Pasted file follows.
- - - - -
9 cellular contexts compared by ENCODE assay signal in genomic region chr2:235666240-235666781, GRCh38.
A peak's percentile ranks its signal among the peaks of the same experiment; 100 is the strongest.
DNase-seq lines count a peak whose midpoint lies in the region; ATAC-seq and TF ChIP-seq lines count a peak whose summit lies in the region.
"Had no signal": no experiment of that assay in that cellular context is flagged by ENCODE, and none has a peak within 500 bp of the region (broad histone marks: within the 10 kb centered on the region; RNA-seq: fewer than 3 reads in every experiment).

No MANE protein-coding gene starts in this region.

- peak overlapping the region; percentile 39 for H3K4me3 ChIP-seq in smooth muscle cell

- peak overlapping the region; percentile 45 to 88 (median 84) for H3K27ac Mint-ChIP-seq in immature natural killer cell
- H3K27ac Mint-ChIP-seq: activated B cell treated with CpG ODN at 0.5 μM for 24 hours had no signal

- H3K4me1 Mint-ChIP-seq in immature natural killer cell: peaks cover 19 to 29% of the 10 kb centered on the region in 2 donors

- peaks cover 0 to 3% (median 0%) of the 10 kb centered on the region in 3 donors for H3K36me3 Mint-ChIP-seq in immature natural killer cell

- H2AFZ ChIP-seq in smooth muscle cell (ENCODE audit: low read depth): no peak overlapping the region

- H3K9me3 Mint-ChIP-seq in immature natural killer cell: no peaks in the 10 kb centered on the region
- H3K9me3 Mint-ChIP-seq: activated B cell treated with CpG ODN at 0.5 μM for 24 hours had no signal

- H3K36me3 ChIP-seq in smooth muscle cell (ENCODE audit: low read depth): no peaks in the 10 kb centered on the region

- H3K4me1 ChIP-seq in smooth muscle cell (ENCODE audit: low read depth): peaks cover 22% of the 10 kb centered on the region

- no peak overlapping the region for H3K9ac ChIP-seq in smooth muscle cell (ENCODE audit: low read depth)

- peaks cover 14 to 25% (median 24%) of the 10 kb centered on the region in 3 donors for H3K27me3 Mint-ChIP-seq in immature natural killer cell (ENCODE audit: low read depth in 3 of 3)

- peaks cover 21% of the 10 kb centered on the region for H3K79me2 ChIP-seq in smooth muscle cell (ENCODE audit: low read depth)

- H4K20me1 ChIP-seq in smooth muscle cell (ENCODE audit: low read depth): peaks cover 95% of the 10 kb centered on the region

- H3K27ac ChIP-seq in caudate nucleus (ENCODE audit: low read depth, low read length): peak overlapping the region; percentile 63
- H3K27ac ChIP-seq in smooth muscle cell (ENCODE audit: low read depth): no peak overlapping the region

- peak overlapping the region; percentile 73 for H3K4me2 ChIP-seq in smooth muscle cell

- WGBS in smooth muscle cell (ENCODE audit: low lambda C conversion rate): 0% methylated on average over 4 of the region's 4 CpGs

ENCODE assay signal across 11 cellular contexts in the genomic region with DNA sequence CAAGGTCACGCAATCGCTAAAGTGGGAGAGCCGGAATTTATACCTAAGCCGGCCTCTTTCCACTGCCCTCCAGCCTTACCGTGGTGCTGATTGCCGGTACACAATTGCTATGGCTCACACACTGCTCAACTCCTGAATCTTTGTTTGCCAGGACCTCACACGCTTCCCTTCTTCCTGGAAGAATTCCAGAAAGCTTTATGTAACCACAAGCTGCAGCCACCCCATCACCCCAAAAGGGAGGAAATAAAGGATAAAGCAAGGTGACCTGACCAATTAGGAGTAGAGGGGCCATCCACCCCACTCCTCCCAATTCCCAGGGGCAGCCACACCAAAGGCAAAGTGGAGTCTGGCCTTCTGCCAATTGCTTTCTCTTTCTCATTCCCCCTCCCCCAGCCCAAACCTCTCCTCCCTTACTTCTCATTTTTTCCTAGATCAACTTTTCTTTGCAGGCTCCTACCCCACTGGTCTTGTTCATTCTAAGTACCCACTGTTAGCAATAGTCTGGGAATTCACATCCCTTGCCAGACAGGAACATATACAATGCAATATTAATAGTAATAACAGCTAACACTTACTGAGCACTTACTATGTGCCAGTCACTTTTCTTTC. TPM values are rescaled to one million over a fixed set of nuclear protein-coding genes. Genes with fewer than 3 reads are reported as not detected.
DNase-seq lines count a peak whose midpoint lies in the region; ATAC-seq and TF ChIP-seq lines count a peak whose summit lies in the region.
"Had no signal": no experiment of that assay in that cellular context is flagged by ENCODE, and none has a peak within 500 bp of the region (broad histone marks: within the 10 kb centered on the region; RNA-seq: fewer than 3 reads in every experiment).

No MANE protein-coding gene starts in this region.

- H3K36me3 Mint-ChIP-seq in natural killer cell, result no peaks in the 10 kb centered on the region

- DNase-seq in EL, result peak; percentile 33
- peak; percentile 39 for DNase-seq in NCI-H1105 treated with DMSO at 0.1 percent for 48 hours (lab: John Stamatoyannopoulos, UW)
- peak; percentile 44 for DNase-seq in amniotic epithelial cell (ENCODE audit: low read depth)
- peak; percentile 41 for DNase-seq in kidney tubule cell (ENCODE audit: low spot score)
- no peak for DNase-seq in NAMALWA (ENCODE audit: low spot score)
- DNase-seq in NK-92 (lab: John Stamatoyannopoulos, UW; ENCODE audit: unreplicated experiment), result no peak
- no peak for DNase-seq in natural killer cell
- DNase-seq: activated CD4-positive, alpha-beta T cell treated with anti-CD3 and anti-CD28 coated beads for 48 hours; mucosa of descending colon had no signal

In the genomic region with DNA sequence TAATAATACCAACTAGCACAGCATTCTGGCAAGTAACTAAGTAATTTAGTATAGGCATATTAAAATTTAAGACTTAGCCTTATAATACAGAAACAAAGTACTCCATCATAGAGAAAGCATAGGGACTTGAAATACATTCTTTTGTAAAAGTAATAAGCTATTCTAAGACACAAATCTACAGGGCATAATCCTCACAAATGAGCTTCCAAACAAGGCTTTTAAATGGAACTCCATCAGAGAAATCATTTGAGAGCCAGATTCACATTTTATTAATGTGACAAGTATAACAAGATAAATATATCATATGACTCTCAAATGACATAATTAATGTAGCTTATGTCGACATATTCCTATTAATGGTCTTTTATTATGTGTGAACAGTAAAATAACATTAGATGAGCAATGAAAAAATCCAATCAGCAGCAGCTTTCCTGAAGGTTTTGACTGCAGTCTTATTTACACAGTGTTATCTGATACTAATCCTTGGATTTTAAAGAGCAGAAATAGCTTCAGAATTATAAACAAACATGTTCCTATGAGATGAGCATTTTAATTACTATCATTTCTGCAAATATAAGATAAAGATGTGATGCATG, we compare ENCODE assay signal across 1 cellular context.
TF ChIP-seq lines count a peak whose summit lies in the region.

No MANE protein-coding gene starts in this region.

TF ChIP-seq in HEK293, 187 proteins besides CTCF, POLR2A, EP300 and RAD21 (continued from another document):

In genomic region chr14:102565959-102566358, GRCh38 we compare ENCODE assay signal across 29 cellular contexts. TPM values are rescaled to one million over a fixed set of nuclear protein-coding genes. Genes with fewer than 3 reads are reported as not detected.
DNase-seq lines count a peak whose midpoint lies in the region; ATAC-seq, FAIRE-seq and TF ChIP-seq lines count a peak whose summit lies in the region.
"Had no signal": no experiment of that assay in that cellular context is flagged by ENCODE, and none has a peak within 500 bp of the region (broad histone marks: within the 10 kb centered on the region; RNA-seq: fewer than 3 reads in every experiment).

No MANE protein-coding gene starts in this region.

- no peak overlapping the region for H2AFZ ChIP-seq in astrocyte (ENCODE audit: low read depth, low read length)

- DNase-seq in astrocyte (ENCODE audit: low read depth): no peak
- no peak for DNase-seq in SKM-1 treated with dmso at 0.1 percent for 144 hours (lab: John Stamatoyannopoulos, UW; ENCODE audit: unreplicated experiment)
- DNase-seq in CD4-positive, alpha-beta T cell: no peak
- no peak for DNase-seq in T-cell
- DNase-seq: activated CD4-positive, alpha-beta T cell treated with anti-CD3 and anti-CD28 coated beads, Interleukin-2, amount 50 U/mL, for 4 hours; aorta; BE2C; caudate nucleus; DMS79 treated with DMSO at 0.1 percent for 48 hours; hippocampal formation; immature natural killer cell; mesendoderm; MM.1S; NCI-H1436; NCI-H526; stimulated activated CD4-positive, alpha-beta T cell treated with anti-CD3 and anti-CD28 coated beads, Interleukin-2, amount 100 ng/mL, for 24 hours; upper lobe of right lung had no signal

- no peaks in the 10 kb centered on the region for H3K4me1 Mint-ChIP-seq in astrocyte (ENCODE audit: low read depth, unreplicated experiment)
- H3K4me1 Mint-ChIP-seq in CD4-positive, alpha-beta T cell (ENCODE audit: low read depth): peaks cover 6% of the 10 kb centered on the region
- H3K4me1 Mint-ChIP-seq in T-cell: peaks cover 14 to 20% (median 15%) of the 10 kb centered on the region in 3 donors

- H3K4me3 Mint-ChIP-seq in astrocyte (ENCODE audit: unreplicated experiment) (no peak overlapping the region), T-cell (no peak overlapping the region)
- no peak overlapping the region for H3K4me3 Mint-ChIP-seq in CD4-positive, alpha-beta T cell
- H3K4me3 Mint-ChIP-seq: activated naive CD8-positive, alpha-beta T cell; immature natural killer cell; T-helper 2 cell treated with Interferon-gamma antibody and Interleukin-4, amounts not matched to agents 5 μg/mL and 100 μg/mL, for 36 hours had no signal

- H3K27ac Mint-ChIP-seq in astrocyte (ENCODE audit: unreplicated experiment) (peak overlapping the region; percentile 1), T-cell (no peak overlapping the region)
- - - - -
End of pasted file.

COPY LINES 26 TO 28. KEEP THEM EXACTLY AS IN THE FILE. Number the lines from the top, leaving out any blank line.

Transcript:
"Had no signal": no experiment of that assay in that cellular context is flagged by ENCODE, and none has a peak within 500 bp of the region (broad histone marks: within the 10 kb centered on the region; RNA-seq: fewer than 3 reads in every experiment).

No MANE protein-coding gene starts in this region.

- H3K36me3 Mint-ChIP-seq in natural killer cell, result no peaks in the 10 kb centered on the region